The Dodgers finally made it back to the World Series last year but were defeated by a team destined to win it all; Sports Illustrated called it long before the series began. We fans accepted the loss and were hopeful for the 2018 season. After all, the most important Dodgers were young and should return the next year even stronger. Cody Bellinger would have one full year of experience that would include playoffs and a World Series after being completely taken out of it by the Astros pitching staff. Corey Seager would continue his growth as an all-around player, Justin Turner would return and cement himself as the leader of the offense, and Clayton Kershaw would return for another stellar year on the mound.
The season is young, we’re only in May, but things could not be farther from what was expected. The Dodgers currently sit at the bottom section of their division. They have struggled to win games against other teams with losing records like the Padres and Marlins. They have been dominated by division-rivals Diamondbacks and Giants. And they’ve won a total of 2 series out of the 11 that have been played.
The Dodgers offense has been inconsistent, going through periods of drought before waking up to score several runs in a short period of time. But the pitching troubles have been impossible to ignore.
Despite the inexplicable support he receives from Manager Dave Roberts, Pedro Báez continues to give up hits and runs each time he comes to the mound in a close game. In years past, hearing California Love over the speakers all but assured the fans of an upcoming victory as the unhittable Kenley Jansen ran onto the field. This year, he’s blown two saves in seven opportunities and has a 4.97 Earned Run Average (ERA). Compare that with last year where he missed one save in 42 opportunities and finished the season with a 1.32 ERA.
Clayton Kershaw has been a different pitcher this year as well. He sports a 2.86 ERA and a 1 and 4 win/loss record. He recorded 4 losses in 2017 and another 4 in 2016 by comparison. His Walks and Hits per Inning Pitched (WHIP) currently stand at 1.14. The last time he finished with a WHIP over 1 was 2012, the year the Dodgers were purchased by the Guggenheim Group.
We didn’t know it at the time but the omen that began the 2018 season was Justin Turner’s injury in late March during a spring training game against the Oakland Athletics. A broken wrist after being hit by a pitch meant he would be out until some time in May. Now in May, Turner is joining the team for batting practice and getting close to playing again but there are many others who are noticeably missing.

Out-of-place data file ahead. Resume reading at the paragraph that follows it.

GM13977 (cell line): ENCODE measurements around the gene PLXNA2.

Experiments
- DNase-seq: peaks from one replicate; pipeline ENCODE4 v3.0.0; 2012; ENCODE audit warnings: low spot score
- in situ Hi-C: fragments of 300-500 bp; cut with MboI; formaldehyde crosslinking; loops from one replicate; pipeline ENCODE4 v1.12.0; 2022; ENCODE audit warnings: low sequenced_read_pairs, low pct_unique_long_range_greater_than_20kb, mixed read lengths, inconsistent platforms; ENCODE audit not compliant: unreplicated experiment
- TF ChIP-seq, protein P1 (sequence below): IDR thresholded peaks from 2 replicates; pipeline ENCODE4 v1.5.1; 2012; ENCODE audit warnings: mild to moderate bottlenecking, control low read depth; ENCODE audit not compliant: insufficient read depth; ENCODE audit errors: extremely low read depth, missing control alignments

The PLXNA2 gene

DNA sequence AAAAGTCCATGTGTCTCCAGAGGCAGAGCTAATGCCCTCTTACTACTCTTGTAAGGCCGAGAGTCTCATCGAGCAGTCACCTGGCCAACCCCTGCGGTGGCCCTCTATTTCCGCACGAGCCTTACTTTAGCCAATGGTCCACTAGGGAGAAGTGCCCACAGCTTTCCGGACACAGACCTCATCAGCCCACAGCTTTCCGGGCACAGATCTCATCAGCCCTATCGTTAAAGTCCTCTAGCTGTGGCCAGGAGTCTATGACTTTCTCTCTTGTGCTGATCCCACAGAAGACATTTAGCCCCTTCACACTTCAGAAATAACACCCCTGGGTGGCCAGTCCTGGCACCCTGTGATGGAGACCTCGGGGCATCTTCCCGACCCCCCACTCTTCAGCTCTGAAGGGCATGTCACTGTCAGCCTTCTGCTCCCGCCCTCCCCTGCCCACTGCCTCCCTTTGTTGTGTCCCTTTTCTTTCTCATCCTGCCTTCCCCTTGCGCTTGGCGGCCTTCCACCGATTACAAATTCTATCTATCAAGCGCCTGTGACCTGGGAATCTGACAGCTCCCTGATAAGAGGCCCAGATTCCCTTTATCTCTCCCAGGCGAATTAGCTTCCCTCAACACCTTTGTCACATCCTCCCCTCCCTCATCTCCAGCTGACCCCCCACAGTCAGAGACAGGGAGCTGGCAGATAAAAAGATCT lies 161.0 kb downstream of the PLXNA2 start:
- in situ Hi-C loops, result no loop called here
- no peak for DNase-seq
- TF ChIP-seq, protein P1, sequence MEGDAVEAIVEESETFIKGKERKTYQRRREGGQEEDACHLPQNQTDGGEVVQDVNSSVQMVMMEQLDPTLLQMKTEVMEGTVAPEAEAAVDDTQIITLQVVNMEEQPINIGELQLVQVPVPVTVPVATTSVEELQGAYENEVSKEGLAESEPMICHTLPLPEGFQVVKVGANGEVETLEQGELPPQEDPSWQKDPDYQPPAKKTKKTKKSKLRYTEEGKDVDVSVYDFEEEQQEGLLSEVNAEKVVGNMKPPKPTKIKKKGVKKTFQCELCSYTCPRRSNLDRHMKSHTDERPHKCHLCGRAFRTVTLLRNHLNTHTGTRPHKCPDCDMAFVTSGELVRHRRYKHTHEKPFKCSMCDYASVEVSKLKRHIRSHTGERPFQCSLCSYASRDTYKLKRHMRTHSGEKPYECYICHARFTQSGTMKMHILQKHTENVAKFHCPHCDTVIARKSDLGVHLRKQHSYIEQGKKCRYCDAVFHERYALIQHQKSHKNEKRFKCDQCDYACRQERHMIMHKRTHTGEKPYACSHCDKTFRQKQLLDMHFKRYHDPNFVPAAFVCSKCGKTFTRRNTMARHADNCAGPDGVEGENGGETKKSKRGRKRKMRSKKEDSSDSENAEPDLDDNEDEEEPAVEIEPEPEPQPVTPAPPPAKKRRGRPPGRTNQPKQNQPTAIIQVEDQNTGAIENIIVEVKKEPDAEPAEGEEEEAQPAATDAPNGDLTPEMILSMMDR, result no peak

The biggest blow to date is the loss of Corey Seager for the remainder of the year. A UCL sprain in his throwing elbow means he’ll be one of the rare non-pitchers to undergo Tommy John surgery.
Hyun-Jin Ryu, who missed most of the last three seasons due to injury, suffered a grade 2 groin strain on May 2nd and will be out until some time after the All-Star Game. Ryu had been pitching well but considering the amount of time he’s spent recovering from injuries, it’s difficult to see if he can be a solid top-of-the-lineup pitcher again.
In addition to Seager and Ryu, Yasiel Puig, Rich Hill, Logan Forsythe, and Julio Urias are all on the injured list as the Dodgers continue to stumble through the early weeks of the season.
Finally, and it was bound to happen with this type of team start, ace Clayton Kershaw can be added to the list of injured players thanks to bicep tendinitis. We don’t yet know the extent of the injury but it marks only the latest in the long list of setbacks plaguing the team.
The Dodgers closed out the special weekend series against the San Diego Padres in Monterrey, Mexico with a 3-0 loss. They lost two of the three games in Mexico and now get one day off before playing two games at Dodger Stadium against the Arizona Diamondbacks; a team the Dodgers have beaten three times in ten attempts this year.
The baseball season is always long and grueling. Time will tell if the Dodgers can turn things around as the season continues. What is certain is that with the start we’ve witnessed, the joy of last year’s World Series appearance has faded for all Angelenos. If the team can’t turn it around in May, the hope we had for this year at the end of the World Series will also fade.